Upcoming events – Opdivo shoots for the liver, while Amicus seeks US guidance

Bristol-Myers Squibb should soon unveil data showing whether Opdivo’s liver cancer use could be broadened from second to first line, while Amicus investors look for a path to fast approval in Pompe disease.

Upcoming Events

Welcome to your weekly digest of upcoming events. Bristol-Myers Squibb should soon find out whether Opdivo has a chance to broaden its liver cancer approval to the first-line setting, with the long-awaited readout of the Checkmate-459 trial expected in the second half of this year.

Opdivo is still the only anti-PD-(L)1 drug greenlit for liver cancer, having been given accelerated approval last year on the strength of a 20% remission rate in the second-line Checkmate-040 trial. In the front-line setting, however, its main competitor could be Merck & Co/Eisai’s small molecule Lenvima, which secured the FDA’s blessing this month.

EvaluatePharma’s sales by indication module shows sellside consensus for 2024 liver cancer revenues amounting to $1.6bn for Lenvima versus $678m for Opdivo.

Checkmate-459 should also direct Bristol’s strategy in the EU, where a year ago the company pulled its second-line liver cancer filing after being told by the CHMP that the remission data in Checkmate-040 were insufficient.

Like Lenvima’s pivotal Reflect study, Opdivo’s Checkmate-459 is a head-to-head trial against the liver cancer standard of care, Nexavar. Lenvima was non-inferior on the primary endpoint, with an overall survival of 13.6 versus 12.3 months for Nexavar, and showed a significant progression-free survival benefit.

Checkmate-459 measures overall survival as primary endpoint, though it is not clear whether non-inferiority will be enough for Bristol. Secondary measures comprise PFS, remission rate and benefits according to patients’ PD-L1 expression.

The last point is interesting, as PD-L1 expression tends to be low in liver cancer, and in any case does not appear to correlate with responses; perhaps this is why liver cancer is low on the list of the major PD-(L)1 players’ priorities. Remissions in Checkmate-040 tended not to correlate with disease aetiology, boding well for the Checkmate-459 readout.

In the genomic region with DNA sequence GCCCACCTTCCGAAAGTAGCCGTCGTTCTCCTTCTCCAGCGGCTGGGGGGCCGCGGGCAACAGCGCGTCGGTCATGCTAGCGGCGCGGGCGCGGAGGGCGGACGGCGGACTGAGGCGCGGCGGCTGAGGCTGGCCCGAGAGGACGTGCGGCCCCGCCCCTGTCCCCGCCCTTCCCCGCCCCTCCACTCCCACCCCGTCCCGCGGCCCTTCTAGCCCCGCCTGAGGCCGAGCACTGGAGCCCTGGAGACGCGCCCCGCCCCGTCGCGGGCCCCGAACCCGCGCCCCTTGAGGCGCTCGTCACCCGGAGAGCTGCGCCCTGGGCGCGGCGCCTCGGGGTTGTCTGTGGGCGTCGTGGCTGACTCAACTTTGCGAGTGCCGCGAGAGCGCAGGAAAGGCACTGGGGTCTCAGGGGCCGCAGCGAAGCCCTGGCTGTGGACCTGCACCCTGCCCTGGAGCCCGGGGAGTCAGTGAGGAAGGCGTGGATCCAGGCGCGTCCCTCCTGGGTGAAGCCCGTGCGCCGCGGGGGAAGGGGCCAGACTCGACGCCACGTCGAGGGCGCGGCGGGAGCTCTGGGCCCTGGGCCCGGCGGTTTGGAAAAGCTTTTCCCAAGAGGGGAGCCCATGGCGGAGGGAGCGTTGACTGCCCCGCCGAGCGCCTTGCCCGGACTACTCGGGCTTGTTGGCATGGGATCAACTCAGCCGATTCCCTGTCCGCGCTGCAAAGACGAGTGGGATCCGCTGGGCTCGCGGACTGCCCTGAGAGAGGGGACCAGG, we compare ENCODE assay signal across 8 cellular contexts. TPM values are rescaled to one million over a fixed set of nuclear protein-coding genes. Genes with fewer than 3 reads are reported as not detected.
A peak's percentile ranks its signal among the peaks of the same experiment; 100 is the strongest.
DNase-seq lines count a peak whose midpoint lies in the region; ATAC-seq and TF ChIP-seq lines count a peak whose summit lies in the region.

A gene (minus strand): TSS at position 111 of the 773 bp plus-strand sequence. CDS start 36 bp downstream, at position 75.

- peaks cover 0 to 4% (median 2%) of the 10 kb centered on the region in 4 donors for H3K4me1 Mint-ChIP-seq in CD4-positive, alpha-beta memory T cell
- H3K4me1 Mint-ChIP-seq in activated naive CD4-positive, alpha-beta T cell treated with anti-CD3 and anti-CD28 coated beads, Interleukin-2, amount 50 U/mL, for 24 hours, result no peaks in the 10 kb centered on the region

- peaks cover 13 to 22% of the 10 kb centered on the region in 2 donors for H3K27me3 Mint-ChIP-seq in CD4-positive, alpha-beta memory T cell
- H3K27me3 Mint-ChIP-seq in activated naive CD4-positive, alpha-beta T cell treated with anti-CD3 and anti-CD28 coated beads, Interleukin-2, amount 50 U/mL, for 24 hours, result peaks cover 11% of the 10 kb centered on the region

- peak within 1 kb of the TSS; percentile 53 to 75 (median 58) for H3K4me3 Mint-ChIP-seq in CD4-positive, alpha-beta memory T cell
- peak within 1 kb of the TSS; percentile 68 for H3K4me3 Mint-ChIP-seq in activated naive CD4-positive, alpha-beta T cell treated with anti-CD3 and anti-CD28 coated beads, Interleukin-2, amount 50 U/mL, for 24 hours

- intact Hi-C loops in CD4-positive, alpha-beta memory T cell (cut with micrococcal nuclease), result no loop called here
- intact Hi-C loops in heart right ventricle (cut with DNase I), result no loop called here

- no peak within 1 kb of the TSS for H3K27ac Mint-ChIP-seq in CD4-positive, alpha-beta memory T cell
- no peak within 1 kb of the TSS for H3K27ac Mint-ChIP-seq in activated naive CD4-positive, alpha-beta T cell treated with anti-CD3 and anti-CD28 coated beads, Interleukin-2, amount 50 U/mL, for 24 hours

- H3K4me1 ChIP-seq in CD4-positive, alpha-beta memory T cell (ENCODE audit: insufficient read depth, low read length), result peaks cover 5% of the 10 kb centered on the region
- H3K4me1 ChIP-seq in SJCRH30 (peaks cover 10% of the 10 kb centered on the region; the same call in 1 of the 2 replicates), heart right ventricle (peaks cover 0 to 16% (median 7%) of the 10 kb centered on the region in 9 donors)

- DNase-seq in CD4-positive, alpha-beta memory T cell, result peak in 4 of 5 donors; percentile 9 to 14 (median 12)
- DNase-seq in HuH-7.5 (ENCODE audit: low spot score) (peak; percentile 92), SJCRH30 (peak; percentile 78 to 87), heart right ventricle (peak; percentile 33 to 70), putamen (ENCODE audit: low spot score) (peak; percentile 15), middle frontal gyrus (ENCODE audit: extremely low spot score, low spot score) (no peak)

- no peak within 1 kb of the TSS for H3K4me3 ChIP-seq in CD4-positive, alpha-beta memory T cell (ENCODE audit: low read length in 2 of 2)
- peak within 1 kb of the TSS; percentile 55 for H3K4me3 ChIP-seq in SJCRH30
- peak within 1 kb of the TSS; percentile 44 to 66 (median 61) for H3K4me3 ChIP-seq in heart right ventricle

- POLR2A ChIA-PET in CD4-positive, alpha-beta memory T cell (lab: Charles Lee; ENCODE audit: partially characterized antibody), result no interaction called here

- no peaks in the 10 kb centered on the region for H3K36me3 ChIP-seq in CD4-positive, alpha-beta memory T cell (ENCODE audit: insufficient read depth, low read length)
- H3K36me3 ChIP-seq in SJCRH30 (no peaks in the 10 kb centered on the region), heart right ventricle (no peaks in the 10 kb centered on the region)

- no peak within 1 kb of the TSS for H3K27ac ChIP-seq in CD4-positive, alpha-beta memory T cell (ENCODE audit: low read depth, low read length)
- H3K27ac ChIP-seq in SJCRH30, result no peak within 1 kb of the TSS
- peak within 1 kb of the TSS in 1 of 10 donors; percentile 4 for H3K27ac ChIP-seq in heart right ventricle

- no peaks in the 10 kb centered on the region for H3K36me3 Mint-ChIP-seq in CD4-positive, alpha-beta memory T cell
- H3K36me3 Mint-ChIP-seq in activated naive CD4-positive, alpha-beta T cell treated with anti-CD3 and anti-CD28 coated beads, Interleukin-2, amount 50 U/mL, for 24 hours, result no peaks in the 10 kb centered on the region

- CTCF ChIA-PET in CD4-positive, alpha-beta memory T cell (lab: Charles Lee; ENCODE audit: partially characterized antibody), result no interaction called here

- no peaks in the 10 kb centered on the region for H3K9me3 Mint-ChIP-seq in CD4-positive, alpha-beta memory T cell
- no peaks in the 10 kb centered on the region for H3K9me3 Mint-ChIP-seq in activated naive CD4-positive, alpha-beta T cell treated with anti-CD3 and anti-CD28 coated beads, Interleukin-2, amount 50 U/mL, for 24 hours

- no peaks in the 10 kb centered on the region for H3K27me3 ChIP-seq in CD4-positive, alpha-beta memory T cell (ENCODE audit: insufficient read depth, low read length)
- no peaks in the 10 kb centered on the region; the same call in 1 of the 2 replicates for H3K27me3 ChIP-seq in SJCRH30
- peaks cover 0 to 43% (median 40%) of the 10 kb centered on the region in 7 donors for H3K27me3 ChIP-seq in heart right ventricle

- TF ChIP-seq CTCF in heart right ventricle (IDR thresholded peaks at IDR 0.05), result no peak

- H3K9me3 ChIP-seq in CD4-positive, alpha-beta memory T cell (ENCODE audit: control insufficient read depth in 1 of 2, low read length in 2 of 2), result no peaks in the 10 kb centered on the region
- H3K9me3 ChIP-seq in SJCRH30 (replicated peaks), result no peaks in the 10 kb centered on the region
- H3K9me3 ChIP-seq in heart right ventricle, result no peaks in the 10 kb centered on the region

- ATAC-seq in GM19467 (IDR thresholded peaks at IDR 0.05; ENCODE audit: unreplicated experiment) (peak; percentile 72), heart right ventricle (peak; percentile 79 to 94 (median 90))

Among other checkpoint blockers Keytruda is Opdivo’s nearest liver cancer rival, facing a November 9 FDA action date on the strength of the second-line Keynote-224 trial. However, should Opvido secure front-line approval, this could severely limit the number of PD-(L)1 agent-naive patients available for second-line treatment.

Study

Setting

Trial ID

Checkmate-459

726 1st-line hepatocellular carcinoma subjects, Opdivo vs Nexavar

NCT02576509

Meanwhile, Amicus is due to update investors on the US FDA’s thoughts on its Pompe’s disease project AT-GAA, having been hoping to get the green light to file for accelerated approval.

This remains a long shot, however: both Amicus and sellside analysts expect the US regulator to ask for more data before a filing can be made, echoing the EMA’s stance.

Two trials are under way that should yield data imminently and could pave the way for an accelerated filing. A study examining the natural course of the disease in patients taking enzyme replacement therapy could yield data towards the end of the year.

At the World Muscle Society meeting in October the company is due to present longer-term follow up from a phase I/II study. And early next year a new arm (cohort 4) of the current phase I/II trial, tracking patients switching from enzyme replacement therapy (ERT) should yield data.

Pompe disease is a lysosomal storage disorder due to a deficiency in the GAA enzyme. AT-GAA comprises ATB200, a recombinant human acid alpha-glucosidase designed with what Amicus describes as an “optimised carbohydrate structure”, co-administered with the chaperone AT2221 to stabilise ATB200 while in the circulation.

ERT has recently become a standard treatment, but suffers from limitations including the requirement for IV injection of a particularly high dose of recombinant enzyme, poor targeting to muscle and the fact that lifelong repeated infusions make it expensive.

The sellside expects AT-GAA to be launched in 2020, resulting in sales reaching $222m by 2024. Any signal that the project has a chance of an earlier launch would be a huge boom for Amicus, which finally got its Fabry disease therapy, Galafold, over the finish line earlier this month.

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